Theater review: 'State of Incarceration' at the Los Angeles Theatre Center
Among the many worthy entries in the Radar LA Festival, it's hard to imagine another with quite the raw, immersive punch of "State of Incarceration" at the Los Angeles Theatre Center. This latest work from Los Angeles Poverty Department doesn't just tell audiences what it means to be trapped in the California penal system. It dropkicks them into the experience, with inescapable force.
Developed collaboratively with the Poverty Department's Skid Row artists and in dialogue with organizers and recent parolees, "Incarceration" transpires as interactive ritual, from entry to release to re-integration. A dance studio upstairs at LATC is transformed into a wall-to-wall cellblock of bunk beds, where attendees settle amid lounging inmates. They move to the center aisle for a droning invocation of the "mystery of incarceration," from ancient Egypt to the Twin Towers and back again, and an airtight 90 minutes of experiential truth is underway.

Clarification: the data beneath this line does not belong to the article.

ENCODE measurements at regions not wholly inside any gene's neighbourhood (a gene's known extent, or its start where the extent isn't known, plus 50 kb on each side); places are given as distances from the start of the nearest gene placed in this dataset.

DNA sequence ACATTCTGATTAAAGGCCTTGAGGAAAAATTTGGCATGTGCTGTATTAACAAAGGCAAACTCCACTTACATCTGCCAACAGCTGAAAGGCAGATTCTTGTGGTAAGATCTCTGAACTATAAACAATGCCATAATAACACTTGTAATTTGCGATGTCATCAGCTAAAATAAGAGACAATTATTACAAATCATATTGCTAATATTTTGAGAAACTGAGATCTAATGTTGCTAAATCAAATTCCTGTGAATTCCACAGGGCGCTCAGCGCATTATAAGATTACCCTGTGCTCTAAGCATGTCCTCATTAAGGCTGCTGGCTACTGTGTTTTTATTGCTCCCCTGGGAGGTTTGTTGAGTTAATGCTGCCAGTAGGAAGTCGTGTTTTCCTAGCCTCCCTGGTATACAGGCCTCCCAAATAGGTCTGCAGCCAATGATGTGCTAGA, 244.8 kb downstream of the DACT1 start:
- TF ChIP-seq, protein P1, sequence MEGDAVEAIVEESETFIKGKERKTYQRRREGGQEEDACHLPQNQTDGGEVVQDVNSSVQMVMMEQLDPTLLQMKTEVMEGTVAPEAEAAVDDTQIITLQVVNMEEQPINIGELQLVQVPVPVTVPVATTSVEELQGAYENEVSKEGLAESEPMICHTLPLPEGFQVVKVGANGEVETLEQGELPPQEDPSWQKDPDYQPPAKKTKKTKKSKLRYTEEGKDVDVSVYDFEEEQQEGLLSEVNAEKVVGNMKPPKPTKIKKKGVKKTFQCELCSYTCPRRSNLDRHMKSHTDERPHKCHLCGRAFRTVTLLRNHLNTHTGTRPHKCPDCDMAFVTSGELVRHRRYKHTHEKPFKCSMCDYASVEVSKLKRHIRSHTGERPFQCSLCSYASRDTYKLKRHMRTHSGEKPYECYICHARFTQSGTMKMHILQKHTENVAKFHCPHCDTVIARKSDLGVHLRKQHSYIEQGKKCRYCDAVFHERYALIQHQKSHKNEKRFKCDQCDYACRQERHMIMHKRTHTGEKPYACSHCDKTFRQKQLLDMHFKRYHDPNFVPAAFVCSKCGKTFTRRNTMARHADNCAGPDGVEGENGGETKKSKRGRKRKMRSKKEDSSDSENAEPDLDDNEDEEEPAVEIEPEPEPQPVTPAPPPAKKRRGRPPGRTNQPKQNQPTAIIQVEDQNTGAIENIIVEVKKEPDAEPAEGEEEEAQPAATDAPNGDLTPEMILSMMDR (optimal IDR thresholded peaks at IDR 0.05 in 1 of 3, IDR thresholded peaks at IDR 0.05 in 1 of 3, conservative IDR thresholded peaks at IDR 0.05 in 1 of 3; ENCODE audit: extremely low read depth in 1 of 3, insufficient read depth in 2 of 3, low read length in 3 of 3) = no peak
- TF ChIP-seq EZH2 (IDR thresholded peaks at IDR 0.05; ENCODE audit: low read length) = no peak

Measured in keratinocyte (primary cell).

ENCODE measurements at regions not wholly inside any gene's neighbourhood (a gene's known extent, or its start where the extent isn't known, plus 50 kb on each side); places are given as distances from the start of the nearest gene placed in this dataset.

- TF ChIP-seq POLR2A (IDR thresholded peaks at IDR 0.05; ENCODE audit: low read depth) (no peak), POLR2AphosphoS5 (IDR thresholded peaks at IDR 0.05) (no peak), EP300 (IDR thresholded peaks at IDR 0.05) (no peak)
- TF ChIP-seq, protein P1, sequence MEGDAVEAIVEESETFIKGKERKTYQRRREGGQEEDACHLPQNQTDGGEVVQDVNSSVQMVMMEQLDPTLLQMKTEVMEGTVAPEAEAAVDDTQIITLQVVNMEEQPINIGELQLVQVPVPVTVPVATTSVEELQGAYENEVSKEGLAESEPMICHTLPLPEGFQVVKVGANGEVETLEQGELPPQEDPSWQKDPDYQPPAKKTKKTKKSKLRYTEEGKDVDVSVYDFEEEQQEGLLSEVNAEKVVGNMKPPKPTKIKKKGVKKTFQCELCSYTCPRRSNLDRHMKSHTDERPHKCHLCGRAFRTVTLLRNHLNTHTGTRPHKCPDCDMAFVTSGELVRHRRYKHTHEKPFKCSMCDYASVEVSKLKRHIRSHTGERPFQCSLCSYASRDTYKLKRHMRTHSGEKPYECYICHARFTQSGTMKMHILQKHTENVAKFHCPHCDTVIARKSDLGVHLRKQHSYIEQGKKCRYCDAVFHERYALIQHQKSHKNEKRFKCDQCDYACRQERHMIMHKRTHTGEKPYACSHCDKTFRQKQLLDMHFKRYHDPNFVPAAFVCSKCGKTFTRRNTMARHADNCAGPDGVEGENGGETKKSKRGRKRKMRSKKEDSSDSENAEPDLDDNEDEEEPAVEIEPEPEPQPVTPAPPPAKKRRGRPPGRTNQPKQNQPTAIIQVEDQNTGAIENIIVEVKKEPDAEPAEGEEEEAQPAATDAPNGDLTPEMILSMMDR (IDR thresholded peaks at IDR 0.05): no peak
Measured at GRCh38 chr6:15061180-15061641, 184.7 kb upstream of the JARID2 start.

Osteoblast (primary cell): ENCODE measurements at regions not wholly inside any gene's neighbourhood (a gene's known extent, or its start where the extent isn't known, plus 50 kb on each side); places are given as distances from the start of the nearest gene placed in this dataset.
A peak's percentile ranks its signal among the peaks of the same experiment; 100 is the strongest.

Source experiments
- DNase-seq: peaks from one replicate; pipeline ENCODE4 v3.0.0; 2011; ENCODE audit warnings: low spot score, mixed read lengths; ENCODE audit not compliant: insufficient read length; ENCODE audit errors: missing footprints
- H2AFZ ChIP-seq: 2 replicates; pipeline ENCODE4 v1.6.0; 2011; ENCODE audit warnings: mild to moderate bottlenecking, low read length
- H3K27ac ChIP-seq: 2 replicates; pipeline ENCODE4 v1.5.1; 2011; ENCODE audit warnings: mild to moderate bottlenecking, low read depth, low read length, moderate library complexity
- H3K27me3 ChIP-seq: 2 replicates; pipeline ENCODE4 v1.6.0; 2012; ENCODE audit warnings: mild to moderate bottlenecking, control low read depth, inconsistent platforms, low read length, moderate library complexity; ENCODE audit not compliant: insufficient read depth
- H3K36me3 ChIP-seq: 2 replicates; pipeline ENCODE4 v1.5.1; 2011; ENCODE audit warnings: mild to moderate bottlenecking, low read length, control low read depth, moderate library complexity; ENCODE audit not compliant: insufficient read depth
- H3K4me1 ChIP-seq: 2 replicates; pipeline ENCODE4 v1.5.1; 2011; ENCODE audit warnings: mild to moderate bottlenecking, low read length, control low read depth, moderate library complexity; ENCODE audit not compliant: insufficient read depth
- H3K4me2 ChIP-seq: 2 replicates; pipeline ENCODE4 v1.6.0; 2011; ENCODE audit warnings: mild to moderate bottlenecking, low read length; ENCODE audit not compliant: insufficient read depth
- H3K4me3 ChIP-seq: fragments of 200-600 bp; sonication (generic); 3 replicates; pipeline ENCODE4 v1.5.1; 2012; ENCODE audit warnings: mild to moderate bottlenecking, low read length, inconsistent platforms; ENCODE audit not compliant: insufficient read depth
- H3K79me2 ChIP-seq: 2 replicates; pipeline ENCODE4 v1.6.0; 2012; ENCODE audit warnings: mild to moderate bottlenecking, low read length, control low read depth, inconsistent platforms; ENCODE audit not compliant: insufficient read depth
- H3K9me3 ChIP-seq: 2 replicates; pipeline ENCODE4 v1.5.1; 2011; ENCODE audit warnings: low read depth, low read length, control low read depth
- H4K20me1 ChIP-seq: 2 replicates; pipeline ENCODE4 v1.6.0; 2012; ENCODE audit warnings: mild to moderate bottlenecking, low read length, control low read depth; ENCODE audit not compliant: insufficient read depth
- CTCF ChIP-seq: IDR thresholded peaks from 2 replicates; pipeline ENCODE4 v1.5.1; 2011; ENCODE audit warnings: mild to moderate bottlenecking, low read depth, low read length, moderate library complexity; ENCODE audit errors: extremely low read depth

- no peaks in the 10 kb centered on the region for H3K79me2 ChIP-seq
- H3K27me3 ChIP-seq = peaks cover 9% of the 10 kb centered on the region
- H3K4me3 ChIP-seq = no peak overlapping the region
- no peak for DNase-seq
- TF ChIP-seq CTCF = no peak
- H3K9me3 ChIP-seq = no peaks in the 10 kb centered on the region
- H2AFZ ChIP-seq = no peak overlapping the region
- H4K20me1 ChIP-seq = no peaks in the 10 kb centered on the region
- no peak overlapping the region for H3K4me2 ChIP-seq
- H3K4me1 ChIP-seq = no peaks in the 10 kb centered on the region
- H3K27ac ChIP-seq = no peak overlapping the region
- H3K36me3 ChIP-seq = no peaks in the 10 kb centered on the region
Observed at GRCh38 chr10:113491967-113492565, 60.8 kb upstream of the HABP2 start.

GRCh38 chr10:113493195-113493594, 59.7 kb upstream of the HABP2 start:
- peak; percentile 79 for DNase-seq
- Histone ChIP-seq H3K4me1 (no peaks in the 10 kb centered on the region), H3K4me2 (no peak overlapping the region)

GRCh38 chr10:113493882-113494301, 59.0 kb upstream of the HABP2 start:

In the selfless hands of directors John Malpede and Henriëtte Brouwers, the piece operates as verité and allegory, polemic and entreaty, usually at once. Certain cast members don caps and sunglasses to become correctional officers, circling the bunks with seemingly random, deliberately chilling assurance. The text moves from scabrous admissions to poetic allusions, with some unexpected laughs, uncomfortable silences and heart-stopping shifts, and the final communal meal is a masterstroke.
All credit, literally and figuratively, goes to the cast, whose artless investment and heartfelt passion is remarkable, humbling and beyond criticism. It would be wrong, in fact impossible, to single out any one player, because their conjoined honesty and absolute concentration is what makes "State of Incarceration" a work of purposeful art as important as it is unforgettable.
— David C. Nichols
"State of Incarceration," Los Angeles Theatre Center, 4th Floor, 514 S. Spring St., Los Angeles. Saturday, 5 p.m. $20. (213) 237-2800 or www.radarla.org. Running time: 1 hour, 30 minutes.
Photo: Los Angeles Poverty Department, "State of Incarceration." Credit: Anne Maike Mertens.